Congratulations! You and your new baby have managed to survive – even thrive! – during your maternity or parental leave, despite months of sleep deprivation, social isolation and financial limitations. So much so, that you may be thinking about extending your leave, or quitting your job all together, to be a stay-at-home parent.
This is a pretty fortunate place to find yourself, even though it probably feels like a weighty decision. It’s hard to walk away from a career you’ve spent years building, and can be hard to make ends meet on only one income. It can also be just as hard to be away from your baby for 8–10 hours a day, after spending months-to-a-year bonding as their primary caregiver.
Becoming a stay-at-home mom or dad
Of course, not all of us have the luxury of this choice: we need to return to work to pay the bills, manage the cost of living in bigger, urban centres, because we’re single parents, or we’re going back to school. Not all of us want to be stay-at-home parents either, and returning to work with a trusted childcare provider on your side is a valid and valuable transition.
But in some cases, becoming a stay-at-home parent is a realistic option; one that can be incredibly fulfilling for both you and baby, and one that doesn’t have to break the budget. Well, not entirely anyway.
Costs stay-at-home parents should consider
So if you’ve crunched the numbers and it looks like you can make ends meet without going back to paid work, here are some of the true costs you need to consider when it comes to being a stay-at-home mom or dad.
Benefit and retirement savings
Leaving your full-time job and salary also means leaving behind the benefits. This includes your medical and dental coverage (hello braces!), but also your workplace retirement savings plan –things you want to make sure are lined up elsewhere before you leave your job.
Your budget on one income will obviously be tighter all around, and making sure you continue to tuck money into a Registered Education Savings Plan (RESP) for your baby should remain a savings priority. Designating a portion of your monthly federal Canada Child Benefit can help you stay on track with your child’s education savings plan while you are on a stay-at-home budget.
One of the first things to disappear when you’re down to one income is the financial ability to cover things like unexpected car or house repairs and other emergencies. Making sure you have enough money tucked away to pay your rent or mortgage for three months is a wise step to take before you make the switch to full-time days at home.
Current vs. future costs
Keep in mind that while the costs to raise kids can be relatively low when your children are babies and toddlers, it gets exponentially more expensive as they get older and begin after-school activities like sports and music lessons. Ditto for family vacations: once you have to start paying for your child to fly with you, the cost of getting away can be a roadblock on only one income. Your budget will have to reflect these changes as your family grows and develops.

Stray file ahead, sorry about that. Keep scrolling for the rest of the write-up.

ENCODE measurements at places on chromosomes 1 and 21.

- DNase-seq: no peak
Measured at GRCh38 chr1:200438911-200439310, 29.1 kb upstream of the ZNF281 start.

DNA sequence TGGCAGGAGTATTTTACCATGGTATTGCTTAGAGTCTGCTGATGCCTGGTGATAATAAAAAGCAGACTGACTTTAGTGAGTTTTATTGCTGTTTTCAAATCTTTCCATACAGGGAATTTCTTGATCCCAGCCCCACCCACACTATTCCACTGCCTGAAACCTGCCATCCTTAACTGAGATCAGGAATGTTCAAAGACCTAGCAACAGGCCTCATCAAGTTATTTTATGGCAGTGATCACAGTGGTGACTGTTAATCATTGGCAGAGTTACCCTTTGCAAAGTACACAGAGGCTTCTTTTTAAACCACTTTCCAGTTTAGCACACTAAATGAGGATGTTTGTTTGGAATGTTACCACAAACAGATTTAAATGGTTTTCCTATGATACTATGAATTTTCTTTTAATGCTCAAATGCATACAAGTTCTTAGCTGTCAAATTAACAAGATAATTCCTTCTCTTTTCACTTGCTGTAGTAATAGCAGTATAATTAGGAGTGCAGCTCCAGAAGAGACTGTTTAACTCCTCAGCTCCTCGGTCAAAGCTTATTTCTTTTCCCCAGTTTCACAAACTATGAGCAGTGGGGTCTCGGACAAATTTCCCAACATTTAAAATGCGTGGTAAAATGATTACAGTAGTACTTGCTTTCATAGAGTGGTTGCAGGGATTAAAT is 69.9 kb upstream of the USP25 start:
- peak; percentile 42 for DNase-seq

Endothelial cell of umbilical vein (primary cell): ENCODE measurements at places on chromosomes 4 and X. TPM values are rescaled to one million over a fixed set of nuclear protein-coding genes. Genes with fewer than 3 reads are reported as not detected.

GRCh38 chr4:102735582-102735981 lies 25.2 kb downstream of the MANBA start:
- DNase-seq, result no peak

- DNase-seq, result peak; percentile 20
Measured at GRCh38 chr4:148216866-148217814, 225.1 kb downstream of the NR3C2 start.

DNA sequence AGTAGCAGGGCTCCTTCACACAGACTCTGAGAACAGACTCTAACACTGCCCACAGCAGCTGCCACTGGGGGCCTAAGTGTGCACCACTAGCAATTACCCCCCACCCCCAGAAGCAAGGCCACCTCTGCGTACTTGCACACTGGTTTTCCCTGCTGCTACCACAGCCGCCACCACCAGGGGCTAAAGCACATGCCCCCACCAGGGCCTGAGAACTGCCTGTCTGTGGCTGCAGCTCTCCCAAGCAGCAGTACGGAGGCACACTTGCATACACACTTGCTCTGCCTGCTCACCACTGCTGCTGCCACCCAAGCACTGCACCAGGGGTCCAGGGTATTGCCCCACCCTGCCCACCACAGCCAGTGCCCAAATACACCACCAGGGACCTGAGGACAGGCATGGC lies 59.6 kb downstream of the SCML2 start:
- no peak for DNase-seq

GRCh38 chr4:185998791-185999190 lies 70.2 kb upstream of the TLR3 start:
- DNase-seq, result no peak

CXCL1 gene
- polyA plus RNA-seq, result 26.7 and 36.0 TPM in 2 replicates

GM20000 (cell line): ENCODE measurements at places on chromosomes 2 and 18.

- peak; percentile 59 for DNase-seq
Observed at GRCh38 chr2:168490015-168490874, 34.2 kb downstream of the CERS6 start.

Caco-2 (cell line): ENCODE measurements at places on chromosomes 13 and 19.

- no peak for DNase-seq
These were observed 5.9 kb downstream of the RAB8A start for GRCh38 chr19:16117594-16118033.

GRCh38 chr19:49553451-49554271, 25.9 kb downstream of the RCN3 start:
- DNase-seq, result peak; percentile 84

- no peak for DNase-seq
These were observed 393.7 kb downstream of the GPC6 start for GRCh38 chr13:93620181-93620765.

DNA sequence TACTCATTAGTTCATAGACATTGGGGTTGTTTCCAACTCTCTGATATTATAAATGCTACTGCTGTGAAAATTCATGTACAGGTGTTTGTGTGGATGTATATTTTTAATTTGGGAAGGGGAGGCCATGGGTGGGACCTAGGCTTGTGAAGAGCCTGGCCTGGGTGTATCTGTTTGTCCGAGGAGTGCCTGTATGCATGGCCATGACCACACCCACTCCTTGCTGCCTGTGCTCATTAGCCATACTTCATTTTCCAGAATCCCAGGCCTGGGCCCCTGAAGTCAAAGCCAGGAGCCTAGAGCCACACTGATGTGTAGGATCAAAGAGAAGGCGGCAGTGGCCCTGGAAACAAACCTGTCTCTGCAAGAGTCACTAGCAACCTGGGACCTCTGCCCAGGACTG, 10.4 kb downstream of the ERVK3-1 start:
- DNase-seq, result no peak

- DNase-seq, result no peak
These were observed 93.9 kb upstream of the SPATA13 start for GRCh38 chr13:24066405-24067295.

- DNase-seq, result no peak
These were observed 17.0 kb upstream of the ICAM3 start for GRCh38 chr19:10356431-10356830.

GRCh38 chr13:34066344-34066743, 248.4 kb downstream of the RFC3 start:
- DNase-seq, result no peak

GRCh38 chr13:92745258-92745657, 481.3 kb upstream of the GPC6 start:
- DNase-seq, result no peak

Career and earning potential
It’s worth considering how much time you want – and can afford – to take away from your career if you know you want to return to work eventually. It can feel pretty intimidating to put your professional game face back on and compete in the job market after several years away, and your earning potential may suffer a bit from an extended leave from paid work. Be realistic about your career and future earnings goals, but also keep in mind that nobody can multi-task like a stay-at-home parent, so you’ll be gaining a whole new marketable suite of skills on your time away from the office. There are also ways to boost your resume as a stay-at-home mom or dad, so you’re ready when you decide to return to work.
Thankfully, just like parenting itself, there is no one-size-fits-all model for finding the perfect work/life balance for your family. I know plenty of moms and dads who have negotiated a return to work part-time, on shift work or job sharing, and split the childcare duties with their spouse, grandparents or a part-time nanny.
Others, like myself, have built a home-based business to make time for both the kids and a career, while many of my friends have returned successfully to the workforce full-time after taking as much as 10 years off to be stay-at-home parents.
So once you’ve figured out your own way to provide for your family and be at home with the kids, there’s just one more true cost to stay-at-home parenting you’ll want to consider: your sanity.
And that friends, is a whole other story.